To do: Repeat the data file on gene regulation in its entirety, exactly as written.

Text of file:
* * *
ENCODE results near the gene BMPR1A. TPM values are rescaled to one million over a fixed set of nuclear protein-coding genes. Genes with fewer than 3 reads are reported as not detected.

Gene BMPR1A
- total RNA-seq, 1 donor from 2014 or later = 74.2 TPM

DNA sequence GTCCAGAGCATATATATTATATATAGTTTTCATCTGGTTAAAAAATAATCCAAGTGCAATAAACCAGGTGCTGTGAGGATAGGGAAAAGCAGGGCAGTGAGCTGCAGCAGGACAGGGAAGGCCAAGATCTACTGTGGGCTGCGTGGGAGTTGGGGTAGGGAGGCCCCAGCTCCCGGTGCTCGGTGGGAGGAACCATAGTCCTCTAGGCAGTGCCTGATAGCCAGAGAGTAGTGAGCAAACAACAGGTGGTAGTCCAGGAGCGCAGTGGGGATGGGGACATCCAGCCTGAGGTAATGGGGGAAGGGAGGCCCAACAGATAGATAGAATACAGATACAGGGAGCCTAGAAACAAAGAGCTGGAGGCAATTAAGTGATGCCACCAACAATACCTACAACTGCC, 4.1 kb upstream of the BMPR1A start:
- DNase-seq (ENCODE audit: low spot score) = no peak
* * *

ENCODE results near the gene BMPR1A. TPM values are rescaled to one million over a fixed set of nuclear protein-coding genes. Genes with fewer than 3 reads are reported as not detected.

Gene BMPR1A
- total RNA-seq, 1 donor from 2014 or later = 74.2 TPM

DNA sequence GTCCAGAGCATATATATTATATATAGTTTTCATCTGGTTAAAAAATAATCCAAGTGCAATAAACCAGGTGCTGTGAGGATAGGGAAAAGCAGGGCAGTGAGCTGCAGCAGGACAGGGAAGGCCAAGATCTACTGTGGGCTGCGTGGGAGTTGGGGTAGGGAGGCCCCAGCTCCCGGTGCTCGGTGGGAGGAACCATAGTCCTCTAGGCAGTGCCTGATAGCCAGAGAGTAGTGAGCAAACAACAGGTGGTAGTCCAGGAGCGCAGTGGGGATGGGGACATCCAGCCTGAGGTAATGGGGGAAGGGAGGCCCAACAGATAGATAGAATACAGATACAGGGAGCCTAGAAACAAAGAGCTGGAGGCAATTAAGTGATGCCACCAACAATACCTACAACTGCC, 4.1 kb upstream of the BMPR1A start:
- DNase-seq (ENCODE audit: low spot score) = no peak